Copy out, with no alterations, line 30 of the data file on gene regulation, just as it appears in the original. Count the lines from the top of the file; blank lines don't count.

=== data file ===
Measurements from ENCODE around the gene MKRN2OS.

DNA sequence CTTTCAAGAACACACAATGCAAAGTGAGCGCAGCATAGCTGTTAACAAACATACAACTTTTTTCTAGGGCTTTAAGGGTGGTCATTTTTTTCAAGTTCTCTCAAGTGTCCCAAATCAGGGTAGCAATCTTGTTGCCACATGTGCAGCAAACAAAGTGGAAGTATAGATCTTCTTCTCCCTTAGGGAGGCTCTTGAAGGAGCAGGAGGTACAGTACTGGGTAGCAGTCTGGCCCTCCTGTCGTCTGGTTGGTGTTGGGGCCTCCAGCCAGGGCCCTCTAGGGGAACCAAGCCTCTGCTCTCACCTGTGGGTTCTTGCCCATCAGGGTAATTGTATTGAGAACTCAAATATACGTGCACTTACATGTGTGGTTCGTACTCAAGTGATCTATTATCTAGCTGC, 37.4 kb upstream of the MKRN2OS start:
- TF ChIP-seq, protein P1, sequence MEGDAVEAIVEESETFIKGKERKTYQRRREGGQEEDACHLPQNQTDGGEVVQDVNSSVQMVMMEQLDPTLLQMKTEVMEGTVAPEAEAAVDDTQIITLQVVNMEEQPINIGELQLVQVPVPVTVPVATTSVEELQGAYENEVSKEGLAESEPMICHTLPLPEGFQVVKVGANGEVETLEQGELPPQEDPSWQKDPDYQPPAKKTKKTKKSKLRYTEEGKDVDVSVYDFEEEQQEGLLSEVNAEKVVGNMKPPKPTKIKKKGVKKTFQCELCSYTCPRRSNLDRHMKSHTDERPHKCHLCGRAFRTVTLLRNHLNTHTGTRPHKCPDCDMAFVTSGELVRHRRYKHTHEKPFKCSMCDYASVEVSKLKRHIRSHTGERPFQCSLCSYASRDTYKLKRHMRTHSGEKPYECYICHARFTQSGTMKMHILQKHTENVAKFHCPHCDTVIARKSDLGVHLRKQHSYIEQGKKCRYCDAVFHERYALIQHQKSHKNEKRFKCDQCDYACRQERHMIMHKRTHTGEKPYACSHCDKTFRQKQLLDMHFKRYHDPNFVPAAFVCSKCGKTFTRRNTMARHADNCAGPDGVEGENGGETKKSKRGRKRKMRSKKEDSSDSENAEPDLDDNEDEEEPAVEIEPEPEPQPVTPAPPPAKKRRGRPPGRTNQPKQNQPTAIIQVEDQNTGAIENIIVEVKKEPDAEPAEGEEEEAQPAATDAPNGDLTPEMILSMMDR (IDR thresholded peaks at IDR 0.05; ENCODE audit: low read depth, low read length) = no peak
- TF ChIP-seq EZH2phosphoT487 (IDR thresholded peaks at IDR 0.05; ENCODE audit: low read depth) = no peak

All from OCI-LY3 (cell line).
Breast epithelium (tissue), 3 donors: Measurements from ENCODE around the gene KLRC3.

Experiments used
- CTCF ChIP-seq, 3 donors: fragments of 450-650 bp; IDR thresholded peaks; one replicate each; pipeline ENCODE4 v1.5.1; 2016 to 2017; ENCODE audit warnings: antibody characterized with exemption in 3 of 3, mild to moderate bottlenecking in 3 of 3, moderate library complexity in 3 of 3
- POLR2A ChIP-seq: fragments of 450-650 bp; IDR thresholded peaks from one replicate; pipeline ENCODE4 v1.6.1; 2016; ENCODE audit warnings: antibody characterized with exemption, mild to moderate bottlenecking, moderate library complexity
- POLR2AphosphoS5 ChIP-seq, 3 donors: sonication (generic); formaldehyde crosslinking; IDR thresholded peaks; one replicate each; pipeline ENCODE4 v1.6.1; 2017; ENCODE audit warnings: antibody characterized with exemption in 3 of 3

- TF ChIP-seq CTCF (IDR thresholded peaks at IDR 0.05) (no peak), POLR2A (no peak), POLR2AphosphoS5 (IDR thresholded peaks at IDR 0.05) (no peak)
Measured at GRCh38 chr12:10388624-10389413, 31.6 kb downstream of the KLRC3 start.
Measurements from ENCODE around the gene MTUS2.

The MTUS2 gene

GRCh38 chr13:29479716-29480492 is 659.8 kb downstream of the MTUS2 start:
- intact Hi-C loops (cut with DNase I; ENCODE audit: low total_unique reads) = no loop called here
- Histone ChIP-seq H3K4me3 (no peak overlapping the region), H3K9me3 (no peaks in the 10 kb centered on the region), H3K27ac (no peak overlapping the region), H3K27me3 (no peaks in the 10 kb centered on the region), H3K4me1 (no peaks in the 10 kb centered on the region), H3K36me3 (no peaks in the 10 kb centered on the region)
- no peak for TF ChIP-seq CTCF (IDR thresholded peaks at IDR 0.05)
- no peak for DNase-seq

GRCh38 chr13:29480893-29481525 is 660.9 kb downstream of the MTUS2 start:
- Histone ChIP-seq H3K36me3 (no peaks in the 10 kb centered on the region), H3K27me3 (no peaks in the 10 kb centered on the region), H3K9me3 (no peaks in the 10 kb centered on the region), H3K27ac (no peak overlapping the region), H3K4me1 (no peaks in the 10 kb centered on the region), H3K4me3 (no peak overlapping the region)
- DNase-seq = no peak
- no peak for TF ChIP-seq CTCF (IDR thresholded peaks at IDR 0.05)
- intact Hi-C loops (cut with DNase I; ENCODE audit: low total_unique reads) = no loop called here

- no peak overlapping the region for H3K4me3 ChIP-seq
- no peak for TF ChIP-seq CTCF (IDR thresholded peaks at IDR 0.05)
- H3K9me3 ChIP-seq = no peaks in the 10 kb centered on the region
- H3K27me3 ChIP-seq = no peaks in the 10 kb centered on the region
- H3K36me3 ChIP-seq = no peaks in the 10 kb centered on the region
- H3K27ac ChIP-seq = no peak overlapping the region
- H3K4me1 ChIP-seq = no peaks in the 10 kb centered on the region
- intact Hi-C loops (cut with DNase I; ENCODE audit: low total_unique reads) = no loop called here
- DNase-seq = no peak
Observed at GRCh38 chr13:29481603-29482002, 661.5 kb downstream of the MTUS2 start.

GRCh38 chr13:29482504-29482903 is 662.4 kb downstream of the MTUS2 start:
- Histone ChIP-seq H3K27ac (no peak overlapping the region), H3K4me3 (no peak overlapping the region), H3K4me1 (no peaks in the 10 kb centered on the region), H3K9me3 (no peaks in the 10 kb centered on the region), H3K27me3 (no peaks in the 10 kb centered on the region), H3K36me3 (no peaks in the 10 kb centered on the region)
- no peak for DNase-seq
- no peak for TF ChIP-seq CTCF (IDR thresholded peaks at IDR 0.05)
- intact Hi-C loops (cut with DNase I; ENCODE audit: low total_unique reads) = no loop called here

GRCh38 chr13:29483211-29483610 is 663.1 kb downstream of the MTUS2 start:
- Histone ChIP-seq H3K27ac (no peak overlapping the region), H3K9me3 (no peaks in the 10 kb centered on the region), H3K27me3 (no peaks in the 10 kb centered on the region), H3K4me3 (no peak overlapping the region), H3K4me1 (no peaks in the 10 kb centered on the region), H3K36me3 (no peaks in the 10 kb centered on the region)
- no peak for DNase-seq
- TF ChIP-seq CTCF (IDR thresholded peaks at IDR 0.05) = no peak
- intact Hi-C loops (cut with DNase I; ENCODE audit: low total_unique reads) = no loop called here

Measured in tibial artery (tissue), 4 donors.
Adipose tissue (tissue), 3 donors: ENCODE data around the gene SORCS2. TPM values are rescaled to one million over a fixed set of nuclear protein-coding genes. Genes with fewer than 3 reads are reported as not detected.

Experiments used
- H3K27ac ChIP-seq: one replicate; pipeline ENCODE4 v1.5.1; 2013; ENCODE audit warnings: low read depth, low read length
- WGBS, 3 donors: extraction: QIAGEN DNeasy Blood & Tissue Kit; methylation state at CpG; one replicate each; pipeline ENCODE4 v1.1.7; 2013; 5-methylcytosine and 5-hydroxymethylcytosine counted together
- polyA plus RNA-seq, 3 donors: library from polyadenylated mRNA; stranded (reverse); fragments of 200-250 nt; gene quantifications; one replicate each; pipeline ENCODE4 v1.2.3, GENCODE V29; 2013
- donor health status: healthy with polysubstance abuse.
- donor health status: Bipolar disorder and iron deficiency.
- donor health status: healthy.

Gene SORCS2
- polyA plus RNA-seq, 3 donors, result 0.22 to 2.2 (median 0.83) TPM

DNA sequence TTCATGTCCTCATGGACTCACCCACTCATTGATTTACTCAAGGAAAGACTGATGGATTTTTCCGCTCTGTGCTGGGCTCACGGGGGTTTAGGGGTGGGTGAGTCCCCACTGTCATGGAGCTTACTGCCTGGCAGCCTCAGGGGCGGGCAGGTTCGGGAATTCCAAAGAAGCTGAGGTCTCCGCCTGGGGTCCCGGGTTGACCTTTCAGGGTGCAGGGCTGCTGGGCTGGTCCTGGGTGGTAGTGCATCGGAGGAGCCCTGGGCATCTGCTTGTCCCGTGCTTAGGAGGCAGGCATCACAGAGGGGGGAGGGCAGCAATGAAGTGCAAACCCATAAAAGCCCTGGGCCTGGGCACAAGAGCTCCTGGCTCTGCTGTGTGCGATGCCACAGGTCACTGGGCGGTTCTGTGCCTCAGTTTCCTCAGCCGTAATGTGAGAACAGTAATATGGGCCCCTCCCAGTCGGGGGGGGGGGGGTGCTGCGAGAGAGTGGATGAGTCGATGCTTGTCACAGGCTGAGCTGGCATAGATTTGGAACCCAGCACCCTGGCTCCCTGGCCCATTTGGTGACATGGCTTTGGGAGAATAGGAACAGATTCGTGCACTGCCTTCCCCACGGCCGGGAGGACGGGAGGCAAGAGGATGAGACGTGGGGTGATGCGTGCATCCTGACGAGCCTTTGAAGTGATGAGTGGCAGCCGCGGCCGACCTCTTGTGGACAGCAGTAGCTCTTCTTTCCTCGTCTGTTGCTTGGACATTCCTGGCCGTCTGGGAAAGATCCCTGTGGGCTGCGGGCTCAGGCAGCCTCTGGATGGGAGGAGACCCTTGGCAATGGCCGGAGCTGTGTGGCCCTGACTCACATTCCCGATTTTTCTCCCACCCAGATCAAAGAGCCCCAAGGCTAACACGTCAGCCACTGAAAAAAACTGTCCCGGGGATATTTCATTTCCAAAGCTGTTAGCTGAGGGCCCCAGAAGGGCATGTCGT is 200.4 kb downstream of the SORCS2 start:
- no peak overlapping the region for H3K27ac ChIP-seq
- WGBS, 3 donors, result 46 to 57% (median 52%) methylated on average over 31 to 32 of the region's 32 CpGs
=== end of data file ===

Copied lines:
- H3K27ac ChIP-seq = no peak overlapping the region